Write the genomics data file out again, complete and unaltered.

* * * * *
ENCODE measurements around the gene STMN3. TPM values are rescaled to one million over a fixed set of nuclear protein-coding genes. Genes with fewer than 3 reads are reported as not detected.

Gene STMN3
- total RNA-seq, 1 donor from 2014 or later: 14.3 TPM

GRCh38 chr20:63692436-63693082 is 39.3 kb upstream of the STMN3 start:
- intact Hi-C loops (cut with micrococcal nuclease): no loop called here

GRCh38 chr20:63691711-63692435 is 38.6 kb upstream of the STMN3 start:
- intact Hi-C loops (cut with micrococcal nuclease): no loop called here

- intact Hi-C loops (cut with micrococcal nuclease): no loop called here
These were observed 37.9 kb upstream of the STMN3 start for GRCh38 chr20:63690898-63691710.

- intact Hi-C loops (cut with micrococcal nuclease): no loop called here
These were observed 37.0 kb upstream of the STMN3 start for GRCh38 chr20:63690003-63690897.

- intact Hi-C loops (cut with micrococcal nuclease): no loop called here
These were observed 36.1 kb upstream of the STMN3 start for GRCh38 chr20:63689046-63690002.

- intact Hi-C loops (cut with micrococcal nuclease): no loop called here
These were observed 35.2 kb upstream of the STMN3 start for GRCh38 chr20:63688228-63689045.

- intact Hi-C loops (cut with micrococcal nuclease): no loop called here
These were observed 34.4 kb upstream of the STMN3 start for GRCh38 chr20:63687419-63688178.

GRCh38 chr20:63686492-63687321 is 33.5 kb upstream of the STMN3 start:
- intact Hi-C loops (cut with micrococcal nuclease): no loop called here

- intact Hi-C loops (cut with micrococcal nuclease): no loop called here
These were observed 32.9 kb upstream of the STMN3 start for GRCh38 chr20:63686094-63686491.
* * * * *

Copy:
ENCODE measurements around the gene STMN3. TPM values are rescaled to one million over a fixed set of nuclear protein-coding genes. Genes with fewer than 3 reads are reported as not detected.

Gene STMN3
- total RNA-seq, 1 donor from 2014 or later: 14.3 TPM

GRCh38 chr20:63692436-63693082 is 39.3 kb upstream of the STMN3 start:
- intact Hi-C loops (cut with micrococcal nuclease): no loop called here

GRCh38 chr20:63691711-63692435 is 38.6 kb upstream of the STMN3 start:
- intact Hi-C loops (cut with micrococcal nuclease): no loop called here

- intact Hi-C loops (cut with micrococcal nuclease): no loop called here
These were observed 37.9 kb upstream of the STMN3 start for GRCh38 chr20:63690898-63691710.

- intact Hi-C loops (cut with micrococcal nuclease): no loop called here
These were observed 37.0 kb upstream of the STMN3 start for GRCh38 chr20:63690003-63690897.

- intact Hi-C loops (cut with micrococcal nuclease): no loop called here
These were observed 36.1 kb upstream of the STMN3 start for GRCh38 chr20:63689046-63690002.

- intact Hi-C loops (cut with micrococcal nuclease): no loop called here
These were observed 35.2 kb upstream of the STMN3 start for GRCh38 chr20:63688228-63689045.

- intact Hi-C loops (cut with micrococcal nuclease): no loop called here
These were observed 34.4 kb upstream of the STMN3 start for GRCh38 chr20:63687419-63688178.

GRCh38 chr20:63686492-63687321 is 33.5 kb upstream of the STMN3 start:
- intact Hi-C loops (cut with micrococcal nuclease): no loop called here

- intact Hi-C loops (cut with micrococcal nuclease): no loop called here
These were observed 32.9 kb upstream of the STMN3 start for GRCh38 chr20:63686094-63686491.